7. Worship & Bible Study. Are you amazed to see this on the list? Perhaps religion isn’t discussed in your workplace. So be it. But if you reach out with sincere interest in providing someone with an interesting experience, no strings attached, you may be surprised how many people will appreciate it. We are blessed to live in a religiously diverse country. Yet many people seldom have the opportunity to nourish their souls. You can give them the chance.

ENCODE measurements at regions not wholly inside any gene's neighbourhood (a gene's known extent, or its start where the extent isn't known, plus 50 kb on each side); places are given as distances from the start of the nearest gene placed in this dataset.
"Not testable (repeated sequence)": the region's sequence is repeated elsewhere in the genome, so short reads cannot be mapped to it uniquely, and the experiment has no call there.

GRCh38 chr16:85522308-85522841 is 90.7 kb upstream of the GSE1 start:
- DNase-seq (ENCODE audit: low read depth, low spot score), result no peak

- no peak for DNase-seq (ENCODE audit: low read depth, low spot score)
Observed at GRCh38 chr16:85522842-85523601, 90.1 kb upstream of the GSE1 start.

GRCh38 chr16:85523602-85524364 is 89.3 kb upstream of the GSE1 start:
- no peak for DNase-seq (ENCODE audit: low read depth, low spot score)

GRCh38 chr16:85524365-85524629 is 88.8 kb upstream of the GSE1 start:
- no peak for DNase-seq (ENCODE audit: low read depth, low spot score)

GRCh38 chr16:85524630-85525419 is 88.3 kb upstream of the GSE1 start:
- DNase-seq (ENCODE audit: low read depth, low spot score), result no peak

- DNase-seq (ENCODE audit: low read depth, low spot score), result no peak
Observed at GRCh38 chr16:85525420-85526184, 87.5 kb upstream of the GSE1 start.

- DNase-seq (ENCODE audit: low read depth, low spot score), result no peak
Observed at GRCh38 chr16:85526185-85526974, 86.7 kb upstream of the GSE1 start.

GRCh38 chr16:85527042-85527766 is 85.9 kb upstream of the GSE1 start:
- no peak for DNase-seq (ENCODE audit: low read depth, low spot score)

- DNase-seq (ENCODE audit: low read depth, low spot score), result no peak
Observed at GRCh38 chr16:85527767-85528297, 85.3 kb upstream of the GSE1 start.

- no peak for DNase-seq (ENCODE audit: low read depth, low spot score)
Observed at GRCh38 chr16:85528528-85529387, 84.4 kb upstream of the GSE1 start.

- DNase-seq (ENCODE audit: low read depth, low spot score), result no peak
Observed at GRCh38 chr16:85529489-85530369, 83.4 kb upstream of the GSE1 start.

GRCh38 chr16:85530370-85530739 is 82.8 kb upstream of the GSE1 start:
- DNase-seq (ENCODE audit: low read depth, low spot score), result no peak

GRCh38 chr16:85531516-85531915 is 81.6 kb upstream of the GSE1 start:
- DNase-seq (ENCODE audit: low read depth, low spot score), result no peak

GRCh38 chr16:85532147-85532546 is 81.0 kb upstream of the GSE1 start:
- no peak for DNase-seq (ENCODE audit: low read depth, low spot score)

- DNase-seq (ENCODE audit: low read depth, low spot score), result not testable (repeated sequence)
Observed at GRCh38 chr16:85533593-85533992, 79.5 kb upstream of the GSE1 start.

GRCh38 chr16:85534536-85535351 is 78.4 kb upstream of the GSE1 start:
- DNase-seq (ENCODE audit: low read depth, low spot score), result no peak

At this point you may be thinking these are all things you do with your friends. You're right. In the final analysis creating deep, enduring business connections is no different. You may not socialize with colleagues as often as you do with your friends. But to build relationships you still need to engage people in the physical ∞ mental ∞ spiritual realms.

What interests have you shared with others? Please comment below.